A new cochliodont anterior tooth plate from the Mississippian of Alabama (USA) having implications for the origin of tooth plates from tooth files

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Abstract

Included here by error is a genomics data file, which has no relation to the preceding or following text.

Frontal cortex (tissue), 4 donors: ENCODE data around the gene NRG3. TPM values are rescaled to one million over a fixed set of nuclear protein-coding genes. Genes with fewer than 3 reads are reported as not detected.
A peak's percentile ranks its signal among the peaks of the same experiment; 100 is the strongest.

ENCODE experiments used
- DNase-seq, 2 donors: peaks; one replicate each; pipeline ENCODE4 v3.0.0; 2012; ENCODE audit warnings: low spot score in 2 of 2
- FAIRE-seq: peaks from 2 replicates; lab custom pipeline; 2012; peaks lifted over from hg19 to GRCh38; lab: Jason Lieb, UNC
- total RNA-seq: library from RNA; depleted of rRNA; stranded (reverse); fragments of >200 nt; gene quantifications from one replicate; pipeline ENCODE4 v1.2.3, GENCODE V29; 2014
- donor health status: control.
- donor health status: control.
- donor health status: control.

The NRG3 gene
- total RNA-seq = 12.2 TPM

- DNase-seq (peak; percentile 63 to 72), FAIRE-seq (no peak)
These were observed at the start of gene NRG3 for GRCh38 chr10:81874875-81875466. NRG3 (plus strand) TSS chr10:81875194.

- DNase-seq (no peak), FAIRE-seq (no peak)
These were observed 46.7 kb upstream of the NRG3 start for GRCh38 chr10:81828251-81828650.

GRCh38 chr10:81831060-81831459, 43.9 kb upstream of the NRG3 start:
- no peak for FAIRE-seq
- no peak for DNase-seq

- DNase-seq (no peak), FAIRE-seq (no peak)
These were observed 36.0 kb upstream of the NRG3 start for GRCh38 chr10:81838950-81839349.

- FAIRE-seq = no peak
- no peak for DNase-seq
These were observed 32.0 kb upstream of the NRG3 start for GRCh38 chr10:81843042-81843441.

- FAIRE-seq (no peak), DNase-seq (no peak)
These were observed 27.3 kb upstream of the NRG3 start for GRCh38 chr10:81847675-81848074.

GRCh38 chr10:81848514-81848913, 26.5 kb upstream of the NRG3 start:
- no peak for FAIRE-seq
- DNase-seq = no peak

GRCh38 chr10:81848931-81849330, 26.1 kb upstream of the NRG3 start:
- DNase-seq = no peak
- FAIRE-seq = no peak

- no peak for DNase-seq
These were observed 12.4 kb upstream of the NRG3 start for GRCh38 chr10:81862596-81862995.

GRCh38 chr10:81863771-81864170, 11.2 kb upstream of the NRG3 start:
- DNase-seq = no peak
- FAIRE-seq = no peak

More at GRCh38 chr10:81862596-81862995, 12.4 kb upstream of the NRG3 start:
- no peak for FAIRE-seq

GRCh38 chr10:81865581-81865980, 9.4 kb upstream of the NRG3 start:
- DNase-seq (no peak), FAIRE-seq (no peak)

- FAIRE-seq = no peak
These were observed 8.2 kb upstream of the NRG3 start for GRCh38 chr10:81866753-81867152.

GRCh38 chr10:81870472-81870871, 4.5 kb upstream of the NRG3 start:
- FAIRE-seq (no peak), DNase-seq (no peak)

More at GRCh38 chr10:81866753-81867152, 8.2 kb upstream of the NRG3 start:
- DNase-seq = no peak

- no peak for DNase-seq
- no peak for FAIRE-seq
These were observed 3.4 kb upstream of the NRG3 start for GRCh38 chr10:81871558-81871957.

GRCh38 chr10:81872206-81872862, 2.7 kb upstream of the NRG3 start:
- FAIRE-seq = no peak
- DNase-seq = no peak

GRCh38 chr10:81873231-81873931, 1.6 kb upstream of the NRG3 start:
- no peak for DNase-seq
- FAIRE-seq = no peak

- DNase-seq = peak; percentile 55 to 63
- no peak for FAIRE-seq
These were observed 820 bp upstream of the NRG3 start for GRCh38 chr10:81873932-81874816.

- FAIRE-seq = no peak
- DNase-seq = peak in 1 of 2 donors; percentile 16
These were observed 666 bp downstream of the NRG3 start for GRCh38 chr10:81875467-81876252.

Background: Paleozoic holocephalian tooth plates are rarely found articulated in their original positions. When they are found isolated, it is difficult to associate the small, anterior tooth plates with the larger, more posterior ones. Tooth plates are presumed to have evolved from fusion of tooth files. However, there is little fossil evidence for this hypothesis. Results: We report a tooth plate having nearly perfect bilateral symmetry from the Mississippian (Chesterian Stage) Bangor Limestone of Franklin County, Alabama, USA. The high degree of symmetry suggests that it may have occupied a symphyseal or parasymphyseal position. The tooth plate resembles Deltodopsis? bialveatus St. John and Worthen, 1883, but differs in having a sharp ridge with multiple cusps arranged along the occlusal surface of the presumed labiolingual axis, rather than a relatively smooth occlusal surface. The multicusped shape is suggestive of a fused tooth file. The middle to latest Chesterian (Serpukhovian) age is determined by conodonts found in the same bed. Conclusion: The new tooth plate is interpreted as an anterior tooth plate of a chondrichthyan fish. It is referred to Arcuodus multicuspidatus Itano and Lambert, gen. et sp. nov. Deltodopsis? bialveatus is also referred to Arcuodus. Keywords: Chondrichthyes, Cochliodontiformes, Carboniferous, Mississippian, Bangor limestone, Alabama, Conodonts Background Paleontological studies show that the elasmobranch dental Extant chondrichthyan fishes comprise two clades: the pattern of rows of tooth files, with teeth replaced in a elasmobranchs (sharks, skates, and rays) and the holoce- linguo-labial sequence has been highly conserved, since it phalians (chimaeras). Extant holocephalians possess a appears in the early stem-chondrichthyan Doliodus pro- dentition consisting of three pairs of tooth plates, a large blematicus (Emsian, Early Devonian, about 397 Ma) [6]. pair in the mandible and two pairs in the palate [1]. The Comparatively little investigation of tooth plate develop- elasmobranch arrangement of teeth, consisting of rows of ment in extant holocephalians has been made to date. tooth files, is thought to be plesiomorphic for crown-group How and when the transition from tooth files to tooth chondrichthyans. Some early holocephalians, e.g., Helodus, plates in holocephalians took place is poorly understood. had a dentition consisting partially of tooth files [2]. The age of the most recent common ancestor of modern Recently, tooth pattern formation in extant elasmo- elasmobranchs and holocephalians has been estimated, branchs has been studied in great detail, including studies by a molecular clock method based on mitogenomic se- of its embryonic development and gene expression [3–5]. quences, to be late Silurian, about 421 Ma [7]. Fossil evidence places the date of divergence between the two clades to be no later than the late Carboniferous * Correspondence: Wayne.Itano@aya.yale.edu (Pennsylvanian) [8] or the latest Devonian [9]. Due to Museum of Natural History, University of Colorado, Boulder, CO 80309, USA Full list of author information is available at the end of the article © The Author(s). 2018 Open Access This article is distributed under the terms of the Creative Commons Attribution 4.0 International License (http://creativecommons.org/licenses/by/4.0/), which permits unrestricted use, distribution, and reproduction in any medium, provided you give appropriate credit to the original author(s) and the source, provide a link to the Creative Commons license, and indicate if changes were made. The Creative Commons Public Domain Dedication waiver (http://creativecommons.org/publicdomain/zero/1.0/) applies to the data made available in this article, unless otherwise stated. Itano and Lambert Zoological Letters (2018) 4:12 Page 2 of 10 the poor fossil record of holocephalians following the Anterior tooth plates of holocephalians are even less well end-Permian extinctions, it is not known from which understood than the posterior ones. Being small, they are group of Paleozoic holocephalians the extant chimaer- less likely to be preserved or collected. Apparently none of oids are descended. Recent studies of tooth plates of the articulated Cochliodus contortus or Streblodus oblongus the extant holocephalian Callorhinchus milii have dentitions preserve the teeth or tooth plates of the extreme found that each tooth plate is of a compound nature, anterior region. One of the few holocephalian dentitions representing the fusion of two teeth from a reduced preserved with all of the anterior tooth plates in their tooth file [1]. Studies of the transition from tooth original positionsisthatof Harpagofututor volsellorhi- files to tooth plates are of interest in their own right. nus, from the Chesterian (Serpukhovian) Bear Gulch They also have the potential of helping to elucidate Limestone of Montana, USA [14]. Fig. 1 shows the- the phylogeny of the extant holocephalians, particu- correlation between the standard subdivisions of the larly when combined with the study of the ontogeny Carboniferous Period (e.g., Serpukhovian) and the of tooth plates of extant holocephalians. North American regional subdivisions (e.g., Chesterian). A holocephalian tooth plate of unusual morphology was The data are taken from ([15], fig. 23.1). H. volsellorhinus recently found in the late Mississippian (early Carboniferous) has three anterior tooth plates (one symphyseal and two Bangor Limestone of northern Alabama, USA. An abstract parasymphyseal) in the lower jaw and two (parasymphyseal) has been published previously [10]. Chondrichthyan remains in the upper jaw. The dentition of another Mississippian from the Mississippian of northern Alabama have been holocephalian, Chondrenchelys problematica (Order Chon- reviewed recently [11]. The holocephalian taxa reported drenchelyformes), has been described recently [16, 17]. In from the Bangor Limestone are: Deltodus sp. cf. D. addition to possessing sets of tooth plates in the upper undulatus, Helodus crenulatis, and Psammodus sp. and lower jaws, not too dissimilar to those of Mesozoic Fossil tooth plates of holocephalian chondrichthyan and Cenozoic holocephalians, C. problematica pos- fishes are usually found isolated from each other and sesses sets of extramandibular teeth arranged around from other remains. Isolated tooth plates have been the periphery of the anterior end of the mouth. This classified into species, genera, families, and higher taxo- condition is not known in any other chondrichthyan. If nomic categories based on morphology, but their true found isolated, these anterior teeth would have been phylogenetic relationships are often uncertain. Undoubt- identified as those of petalodonts (Order Petalodoni- edly, tooth plates from different positions within the formes). This example illustrates the difficulty of deter- dentitions of the same fishes have been given distinct mining whether isolated teeth or tooth plates belong to specific or even generic names. As closely associated or the same species, as well as the difficulty of identifying articulated remains are found, some of these genera or isolated chondrichthyan teeth or tooth plates, even to species will become junior synonyms of others. There the level of order. seems to be no reasonable alternative to this somewhat Holocephalian tooth plates are presumed to have evolved awkward procedure, but it has worked well over time in by fusion of tooth files. However, there is little fossil evi- a similar manner with the multi-element feeding appara- dence for this hypothesis. The dentition of Helodus simplex tuses of conodonts. The most complete guide to holoce- Agassiz, 1838 [18], the type species of Helodus,includes phalian fishes is the monograph of Stahl [2]. Only a both tooth files and tooth plates [19]. Figure 2 shows a small fraction of the species listed in that monograph tooth file of Helodus simplex. The tooth plates in the denti- are known from articulated or associated remains. tion of Helodus have corrugated outlines, which may be Among the rare articulated and associated remains are remnants of their origin from separate teeth. Isolated tooth the following: (1) Largely complete single-jaw dentitions plates of this form have been given the genus name Pleuro- of the Mississippian cochliodontiform fishes Cochliodus plax. Figure 3 shows a tooth plate of Pleuroplax rankinei. contortus and Streblodus oblongus have been reported Both H. simplex and P. rankinei are known from articulated [12]. It has been proposed that they represent the remains [19, 20]. These remains show that the two spe- mandibular and palatal dentitions, respectively, of the cies have a close relationship, but the dentition of P. same species [12]. However, the association has not been rankinei appears to consist entirely of tooth plates, verified directly. (2) Three pairs of tooth plates, from the while that of H. simplex includes both tooth files and Pennsylvanian of Ohio, USA, apparently belonging to the tooth plates. The anterior tooth plates of H. volsellor- same fish, have been found in close association [13]. The hinus display longitudinal ridges with bumps that two large plates presumed to be mandibular were previ- “distinctly resemble fused teeth” [14]. ously described as Deltodus angularis, the two large plates The morphology of the recently-found tooth plate from presumed to be palatal, as Sandalodus carbonarius, and the Bangor Limestone suggests that it could shed some two small plates presumed to be anterior mandibular, as light on (1) the nature of anterior holocephalian dentitions Orthopleurodus carbonarius. and (2) on the transition from tooth files to tooth plates. Itano and Lambert Zoological Letters (2018) 4:12 Page 3 of 10 Fig. 2 Tooth file of Helodus simplex Agassiz, 1838 [18]. One of several specimens labeled NHMUK PV P8216. a Lateral view. b occlusal view. Scale bars = 1 cm Fig. 1 Correlation of standard subdivisions of the Carboniferous Period with North American regional subdivisions. After ([15], fig. 23.1) Locality The tooth plate, ALMNH PV 2016.0002.0002, was found in a bed of limestone, near the shore of Little Bear Creek Fig. 3 Occlusal view of tooth plate of Pleuroplax rankinei (Hancock Reservoir, Franklin County, Alabama, USA (Fig. 4). The and Atthey, 1872) [20]. One of eight tooth plates labeled NHMUK PV precise location is on file at the ALMNH and is available P1415. Lingual end to right. Scale bar = 5 mm to qualified researchers. Itano and Lambert Zoological Letters (2018) 4:12 Page 4 of 10 Fig. 4 a Map of the United States, with the state of Alabama outlined. b Map of Alabama with Franklin County highlighted. White dot marks location where holotype of Arcuodus multicuspidatus was found Methods bed, the presence of prominent rugosan coral clusters The piece of matrix containing the tooth plate was indicates a heterogenous sea floor and a diverse shal- immersed in a 5% solution of acetic acid. After 2 days, low marine environment (Fig. 5). the fossil was released from the matrix. The acetic acid Conodont P1 elements identified in the matrix from solution was changed several times during the 2 days. the bed were Cavusgnathus regularis, C. unicornis (α), No further preparation was necessary. C. unicornis (β), and C. naviculus. According to [26], C. Since biostratigraphically useful macrofossils, such naviculus has the most restricted stratigraphic range of as blastoids or crinoids, were not found in the bed, these conodonts. Presence of C. naviculus fixes the age limestone matrix was processed for conodonts by of the bed as no earlier than Biozone 2 and no later standard acidization methods (e.g., [21]). Approxi- than Biozone 4 of [26], middle to latest Chesterian mately 2 kg of limestone matrix were broken into North American regional stage. The combined middle centimeter-sized pieces and immersed in a 15% solu- and late Chesterian correlates closely with the inter- tion of formic acid for 24 h. The insoluble residues national standard Serpukhovian Stage, which is late were then wet-sieved through 850 and 125 μm Mississippian (Fig. 1). screens. Once dried, the residue from the 125 μm screen was picked by hand for conodonts using a 000 brush under a binocular microscope. Results Conodont biostratigraphy The bed in which the tooth plate was found lies within the Bangor Limestone, which is Chesterian (early Car- boniferous = Mississippian) in age [22–25]. The Bangor Limestone in Franklin County is approximately 150 m thick [23]. The bed in which the tooth plate was found is an indurated, medium-gray, bioclastic grainstone. The grains are numerically dominated by crinoid ossicles, which along with abundant bryozoan fragments and a high diversity of other fossil fragment types suggest nor- Fig. 5 Rugosan coral cluster at the type locality of Arcuodus multicuspidatus. The holotype specimen was found, displaced mal marine salinity. The grainstone fabric and abundant horizontally, at the same stratigraphic level. Rock hammer included rounded grains indicate high current or wave energy for scale. Photograph by L. White. Used with permission in a shallow marine setting. Laterally in the same Itano and Lambert Zoological Letters (2018) 4:12 Page 5 of 10 Systematic paleontology Chondrichthyes Huxley, 1880 [27]. Euchondrocephali Lund and Grogan, 1997 [28]. Holocephali Bonaparte, 1838 [29]. Cochliodontiformes Obruchev, 1953 [30]. Arcuodus Itano and Lambert, gen. nov., urn:lsid:zoobank.org:act:F03B0809-A0DE-475B-9E12- 5B3E231A319C Etymology From Latin arcus = arc and Greek ὀδούς = tooth. Type species Arcuodus multicuspidatus Itano and Lambert, sp. nov. Other included species Deltodopsis? bialveatus St. John and Worthen, 1883 [31]. Diagnosis Tooth plates presumed to occupy an anterior position. Elongated labiolingually, compressed laterally. Bilaterally symmetric relative to labiolingual axis or nearly so. Width and height increase lingually. Occlusal surface shows presence of tubular dentine. Smooth parts of lateral surfaces become narrow basally and have concave Fig. 7 Specimen referred to Deltodopsis? bialveatus, AMNH FF6450. Here designated as Arcuodus bialveatus,comb.nov. a Occlusal view. curvature when viewed from labial or lingual ends. Basal Lingual end to left. Scale bar = 5 mm. b Lateral view. Lingual end to surface smooth and concave. left. Scale bar = 5 mm. c Basal view. Scale bar = 5 mm. Drawings published as Branson, 1906 ([32], pl. 41, figs. 8-9) Remarks The new genus includes some specimens assigned by St. John and Worthen [31]to their newgenus Deltodopsis, Deltodopsis. However, only the species D. affinis, D. with some uncertainty, such as Deltodopsis? bialveatus sanctoludovici, and D. angustus were assigned without (Figs. 6 and 7). They did not designate a type species for question to Deltodopsis. All three species are currently assigned to Deltodus, according to Stahl [2]. If this assign- ment is accepted, Deltodopsis is a junior synonym of Del- todus. Even if the assignment to Deltodus is not accepted, a new generic name is required for the new tooth plate (Figs. 8 and 9) and for Deltodopsis? bialveatus, since they cannot be shown definitively to belong to the same genus as Deltodopsis affinis, Deltodopsis sanctoludovici, or Delto- dopsis angustus. It is likely that the tooth plates referred to Arcuodus belong to the anterior parts of the dentitions of fish for which the more posterior tooth plates have already been given generic names, such as Cochliodus.If an artic- ulated dentition of such a fish is found, including tooth plates referable to Arcuodus and also to a previously named genus, Arcuodus would become a junior synonym of the previously named genus. Fig. 6 Occlusal view of holotype of Deltodopsis? bialveatus St. John Arcuodus multicuspidatus Itano and Lambert, sp. nov., and Worthen 1883, USNM V13017. Here designated as Arcuodus bialveatus, comb. nov. Lingual end to right. Millimeter scale divisions. urn:lsid:zoobank.org:act:AD81711A-3B81-4219-AF6F- Drawings of this specimen were published as St. John and Worthen, 924F47B0E1C6 1883 ([31], pl. 11, fig. 15). Image copyrighted, Smithsonian Institution, Etymology all rights reserved From the multiple cusps along the occlusal ridge. Itano and Lambert Zoological Letters (2018) 4:12 Page 6 of 10 lingual or labial ends, occlusal surface appears as a sharply pointed, angular ridge. The multicusped angular ridge distinguishes it from Arcuodus bialveatus (St. John and Worthen, 1883), comb. nov., which has a more smoothly convex occlusal surface. Description The holotype and only known specimen is an isolated tooth plate. The labiolingual length is 15 mm, the width is 4.5 mm, and the height is 5.0 mm. Unknown portions of both the lingual and labial ends are not preserved. The occlusal surface forms a sharp ridge, with six low cusps preserved. The occlusal surface shows presence of tubular dentine. Parallel vascular Fig. 8 Lateral view of holotype of Arcuodus multicuspidatus, Itano channels connecting to the surface pores are visible and Lambert, gen. et sp. nov., ALMNH PV 2016.0002.0002, prior to on a broken surface at the lingual end. The outline, extraction from the matrix. Millimeter scale divisions seen in occlusal view (Fig. 9a), has a remarkable de- gree of bilateral symmetry. Some asymmetry can be seen in the labial view (Fig. 9c). Whether this asym- Type locality metry is normal or is pathologic is unknown. Bangor Limestone, western Franklin County, Alabama, USA; middle to latest Chesterian. Arcuodus bialveatus (St. John and Worthen, 1883) comb. Holotype nov. Tooth plate, ALMNH PV 2016.0002.0002. 1883. Deltodopsis? bialveatus; St. John and Worthen [31], pp. 169–171, pl. 11, fig. 15 Diagnosis 1883. Deltodopsis? keokuk; St. John and Worthen [31], Species of Arcuodus having tooth plates in which the pp. 169–171, pl. 11, fig. 16 margin of occlusal surface forms a moderately curved, 1883. Deltodopsis? convexus; St. John and Worthen convex arc with several low cusps. When viewed from [31], pp. 169–171, pl. 11, fig. 17 Fig. 9 Holotype of Arcuodus multicuspidatus. a Occlusal view. Lingual end to right. Scale bar = 5 mm. b Lateral view. Lingual end to right. Scale bar = 5 mm. c Lingual view. Scale bar = 2 mm. d Basal view. Lingual end to right. Scale bar = 5 mm Itano and Lambert Zoological Letters (2018) 4:12 Page 7 of 10 1906. Deltodopsis? bialveatus; Branson [32], p. 1391, pl. 41, figs. 8-9 1999. Deltodus affinis; Stahl [2], pp. 70–71, fig. 67A Holotype A tooth plate, USNM V13017. Referred specimens Tooth plates, AMNH FF6450, USNM V13015, USNM V13016. Occurrence Burlington Limestone, Louisa County, IA, USA; Keokuk Limestone, Warsaw, IL, USA; Salem Limestone, Lanesville, IN, USA. Mississippian, Osagean to Meramecian = late Tournaisian to Viséan. Emended diagnosis Species of Arcuodus having tooth plates in which occlu- sal surface is more or less smooth and convex, never sharply ridged with cusps as in Arcuodus multicuspida- tus. Degree of symmetry with regard to the labiolingual axis varies from nearly bilaterally symmetric to moder- ately asymmetric. Remarks St. John and Worthen [31] defined three species based on small, narrow, tooth plates, referred with some un- certainty to Deltodopsis, as Deltodopsis? bialveatus, Del- todopsis? keokuk, and Deltodopsis? convexus. In defining the three species, based on tooth plates with differing morphologies, they expressed uncertainty as to whether Fig. 10 Syntype of Deltodopsis? convexus, USNM V13015. Here designated as Arcuodus bialveatus, comb. nov. a Occlusal view. the specimens represented different species or merely Lingual end to right. Scale bar = 5 mm. b Lateral view. Lingual end varieties. To this uncertainty should be added the pos- to right. Millimeters scale divisions. Drawings of this specimen were itional uncertainty, i.e., whether the tooth plates are published as St. John and Worthen, 1883 ([31], pl. 11, fig. 17). Images mandibular or maxillary and their precise position copyrighted, Smithsonian Institution, all rights reserved within either jaw. The high degree of symmetry of USNM V13015 (Fig. 10a) suggests that it may have oc- cupied a symphyseal position. The other specimens are of A. multicuspidatus (Fig. 9b, d). The occlusal surface asymmetric, suggesting that they may have occupied a of A. bialveatus, in contrast to that of A. multicuspida- non-symphyseal anterior position. Given the present tus, lacks sharp cusps, but has shallow undulations state of knowledge, the separation of D.? keokuk and D.? which vary from closely spaced (Fig. 7a), to widely convexus from D.? bialveatus would be unjustified. spaced (Fig. 10a), to not easily discernable (Fig. 6). Hence, we refer them both to Arcuodus bialveatus, comb. nov. In contrast to the specimens of D.? bialvea- Discussion tus and D.? convexus figured by St. John and Worthen Anterior dentitions [31], the type specimen of D.? keokuk does not appear to Anterior dentitions in holocephalians are poorly known be in the USNM collections. Its whereabouts are cur- and not easy to recognize when found isolated. The rently unknown. On the caption to fig. 67A, Stahl [2] re- near-perfect bilateral symmetry of the holotype of A. ferred the holotype of Deltodopsis? bialveatus, USNM multicuspidatus suggests that it occupied a symphyseal 13017, to Deltodus affinis, but without any justification. (Fig. 11a) or parasymphyseal (Fig. 11b) position at the Hence, that assignment is not recognized here. The basal anterior end of the jaw. Figure 11a and b show the tooth structure of A. bialveatus, narrowing basally and with a plate oriented with the wider end lingual and the narrow concave basal surface (Figs. 7b–c), is very similar to that end labial. This is the orientation that is to be expected Itano and Lambert Zoological Letters (2018) 4:12 Page 8 of 10 Fig. 11 Position of Arcuodus multicuspidatus tooth plate if (a) symphyseal, (b) parasymphyseal if growth is at the lingual end (e.g., lyodont growth) as from H. coxanus, nor of A. bialveatus from A. multicus- has been established for other tooth plates [33]. pidatus. The tooth file of Helodus coxanus and the tooth Symphyseal tooth plates are unknown in extant, plates of A. multicuspidatus and of A. bialveatus form a Cenozoic, or Mesozoic chimaeroids. A symphyseal tooth morphological series, but, given the present state of plate is present in the Mesozoic holocephalian Myria- knowledge, it is impossible to know whether or not they canthus paradoxus [2]. As has already been noted, H. form a phylogenetic series. The transition from tooth volsellorhinus has a symphyseal tooth plate. In cases files to tooth plates very likely occurred independently in where the tooth plates appear to be bilaterally symmet- several different lineages. The transition from tooth files ric, their position can reasonably be inferred to be sym- to tooth plates within the Helodontiformes (e.g., from physeal, even when they are found isolated. Examples Helodus simplex to Pleuroplax rankinei) was most likely are some specimens of P. rankinei (Fig. 3), the holotype independent of the transition, probably within the of A. multicuspidatus (Fig. 9a), and the syntype of Delto- dopsis? convexus (Fig. 10a), here referred to Arcuodus bialveatus. Function of anterior dentitions Anterior tooth plates might have served to grasp prey, which would be crushed with the larger poster- ior tooth plates. The multiple nodes on the occlusal surfaces of the holotype of A. multicuspidatus or on the anterior tooth plates of H. volsellorhinus may have facilitated such a function. An analogy could be made with the extant shark Heterodontus, which has files of small, sharp anterior teeth and large, blunt posterior teeth. Origin of tooth plates from tooth files With regard to the evolution of tooth plates from tooth files, it is interesting to compare the tooth whorl that is the holotype of Helodus coxanus (Fig. 12) with A. multi- cuspidatus. In H. coxanus, the crowns are separate, although the bases appear to be fused. Being bilaterally symmetric, it has always been presumed to have occu- pied a symphyseal position [34]. The multiple pointed crowns could have been used to grasp prey, similarly to Fig. 12 Holotype of Helodus coxanus Newberry, 1897, USNM V3518. the anterior tooth files of Heterodontus. It seems prob- a Occlusal view. Lingual end to left. Millimeter scale divisions. b Lateral view. Lingual end to left. Millimeter scale divisions. A drawing able that A. multicuspidatus was descended from an an- of this specimen was published as Newberry, 1897 ([34], pl. 24, fig. cestor having a tooth whorl like that of H. coxanus. This 24). Images copyrighted, Smithsonian Institution, all rights reserved does not imply actual descent of A. multicuspidatus Itano and Lambert Zoological Letters (2018) 4:12 Page 9 of 10 Cochliodontiformes, that resulted in the tooth plate of Table 1 summarizes information regarding taxonomy, Arcuodus multicuspidatus. age, and morphology for the most important specimens Helodus coxanus was chosen for the comparison discussed here. Since the ages are for individual speci- because, compared to other, broadly similar tooth mens, the age ranges for the taxa are unknown, and files, such as that of Helodus simplex (Fig. 2)orof chondrichthyan species can have rather long age ranges. Helodus appendiculatus (e.g., NHMUK PV P2916), Because the classifications of the listed taxa are impre- the relative dimensions of the tooth file are similar to cise, the conclusions that can be made as to evolutionary those of the tooth plates here included in Arcuodus. trends are very limited. The crowns of both H. simplex and H. appendicula- tus are much wider mesio-distally than linguo-labially. Those of H. coxanus are much more compressed Conclusions mesio-distally, so that the overall shape of the tooth The new tooth plate from the Bangor Limestone of Ala- file matches that of the tooth plate of A. multicuspi- bama, USA, is referred to a new genus and species, Arcuo- datus rather closely. The comparison of A. multicus- dus multicuspidatus. The holotype and only known pidatus and A. bialveatus is natural, since the two specimen is interpreted as having occupied an anterior taxa are so close morphologically that they have been position. The multicusped morphology of the tooth plate assigned to the same genus. suggests that it might have had a grasping function. The The generic assignment of Helodus coxanus de- multiple cusps suggest that A. multicuspidatus might have serves some comment. Helodus simplex is the type evolved from a fish having a tooth file like that of species of Helodus and is also known from articulated Helodus coxanus, having separate teeth. A. bialvea- specimens [19]. All other species of Helodus are tus, which possesses a tooth plate that lacks promin- founded on isolated teeth, many of which probably ent cusps, may have evolved from a fish possessing a should be referred to other genera. Many, if not most, tooth plate similar to that of A. multicuspidatus. of these are anterior teeth of other chondrichthyan The age of A. multicuspidatus is middle to latest Chester- fishes, which are known from other remains, such as ian (Serpukhovian). Several other tooth plates question- tooth plates. Until articulated remains are found, ably referred to Deltodopsis by St. John and Worthen there seems to be no way to determine which teeth are referred to Arcuodus bialveatus comb. nov. The and tooth plates belong to the same species. Unlike dentitions of the three taxa: Helodus coxanus, Arcuo- the situation for A. multicuspidatus and A. bialveatus, dus multicuspidatus,and Arcuodus bialveatus form a no close relationship between H. coxanus and H. sim- morphological sequence. Whether they also form a plex is implied by the fact that they are currently phylogenetic sequence is not possible to determine assigned the same genus name. with the present evidence. Table 1 Key specimens with taxonomy, ages, and features Specimen Fig. Original designation Current designation Taxonomic group Age Features NHMUK PV P8216 2 Helodus simplex Helodus simplex Helodontidae Pennsylvanian Tooth file, teeth mesiodistallly expanded and bilaterally symmetric or nearly so NHMUK PV P1415 3 Pleurodus rankinii Pleuroplax rankinei Helodontidae Pennsylvanian Tooth plate with crenulated edges, bilaterally symmetric USNM V3518 12 Helodus coxanus Helodus coxanus Cochliodontiformes? Mississippian Tooth file, crowns triangular, (early Viséan) mesiodistally compressed, bases fused, bilaterally symmetric ALMNH PV 9 Arcuodus Arcuodus Cochliodontiformes Mississippian Tooth plate with sharp median 2016.0002.0002 multicuspidatus multicuspidatus (late Serpukhovian) ridge, sharp cusps, bilaterally symmetric or nearly so USNM V13017 6 Deltodopsis? bialveatus Arcuodus bialveatus Cochliodontiformes Mississippian Tooth plate with low, irregular (late Tournasian) bulges, not bilaterally symmetric AMNH FF6450 7 Deltodopsis? bialveatus Arcuodus bialveatus Cochliodontiformes Mississippian Tooth plate with low, wide, (early Viséan) transverse ridges, not bilaterally symmetric USNM V13015 10 Deltodopsis? convexus Arcuodus bialveatus Cochliodontiformes Mississippian Tooth plate with very low (late Tournasian) surface undulations, bilaterally symmetric or nearly so Itano and Lambert Zoological Letters (2018) 4:12 Page 10 of 10 Abbreviations 8. Pradel A, Tafforeau P, Maisey JG, Janvier P. A new Paleozoic Symmoriiformes ALMNH: Alabama Museum of Natural History, Tuscaloosa, AL, USA; (Chondrichthyes) from the Late Carboniferous of Kansas (USA) and cladistic AMNH: American Museum of Natural History, New York, NY, USA; analysis of early chondrichthyans. PLoS One. 2011;6:e24938. NHMUK: Natural History Museum, London, UK; USNM: National Museum of 9. Coates MI, Gess RW, Finarelli JA, Criswell KE, Tietjen K. A symmoriiform Natural History, Washington, DC, USA chondrichthyan braincase and the origin of chimaeroid fishes. Nature. 2017; 541:208–11. Acknowledgments 10. Itano WM, Lambert LL. A new holocephalan tooth plate from the Bangor We thank Larry White for finding the holotype of A. multicuspidatus and for Limestone (Mississippian, Chesterian) of northern Alabama. In: Geological collecting the matrix for conodont sampling, Dana Ehret and Mary Beth Society of America Annual Meeting Abstracts; 2016. Prondzinski for repositing the specimen at the University of Alabama 11. Ciampaglio C, Deuter LH, Taylor MA, Cicimurri DJ. A review of the Museum, Chris Duffin, Michał Ginter, Oleg Lebedev, Gilles Cuny, Michael chondrichthyans from the Mississippi system of northern Alabama, USA. Bull Hansen, and Tim Smithson for their help in identification of the specimen, Ala Mus Nat Hist. 2012;28:67–80. Amanda Millhouse and Michael Brett-Surman (USNM) for photographs of 12. Patterson C. Menaspis and the bradyodonts. In: Ørvig T, editor. Current problems of specimens, Martha Richter (NHMUK) and John Maisey and Alana Gishlick lower vertebrate phylogeny. Stockholm: Almqvist and Wiksell; 1968. p. 171–205. (AMNH) for access to specimens, and Janet Vote, Jessica Rossler, and Jeffrey 13. Stahl BJ, Hansen MC. Dentition of Deltodus angularis (Holocephali, Hardwick for assistance with conodont processing and picking. We thank the Cochliodontidae) inferred from associated tooth plates. Copeia. 2000;2000:1090–6. Associate Editor and two anonymous reviewers for their comments, which 14. Lund R. Harpagofututor volsellorhinus new genus and species resulted in greatly improving the manuscript, particularly in regard to the (Chondrichthyes, Chondrenchelyiformes) from the Namurian Bear Gulch discussion of the origin of tooth plates from tooth files. Limestone, Chondrenchelys problematica Traquair (Viséan), and their sexual dimorphism. J Paleontol. 1982;56:938–58. Availability of data and materials 15. Gradstein FM, Ogg JG, Schmitz MD, Ogg GM. The geologic time scale 2012. All specimens and locality data are reposited at the institutions listed. All Vol. 2. Amsterdam: Elsevier; 2012. other data are in the text and figures of the article. 16. Finarelli JA, Coates MI. First tooth-set outside the jaws in a vertebrate. Proc R Soc B. 2012;279:775–9. Authors’ contributions 17. Finarelli JA, Coates MI. Chondrenchelys problematica (Traquair, 1888) LLL processed the limestone matrix from the Bangor Formation for redescribed: a Lower Carboniferous, eel-like holocephalan from Scotland. conodonts, interpreted the conodont data, and wrote the sections of the Earth Environ Sci Trans R Soc Edinb. 2014;105:35–59. manuscript on the conodont biostratigraphy and the paleoenvironment of 18. Agassiz L. Recherches sur les poissons fossiles, vol. 3. Neuchâtel: Petitpierre; the Bangor Limestone. WMI prepared the holotype of A. multicuspidatus, 1833–1843. examined comparative material at the AMNH and NHMUK, and prepared the 19. Moy-Thomas JA. On the structure and affinities of the Carboniferous rest of the manuscript. Both authors read and approved the final manuscript. cochliodont Helodus simplex. Geol Mag. 1936;73:488–503. 20. Hancock A, Atthey T. 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Zoological LettersSpringer Journals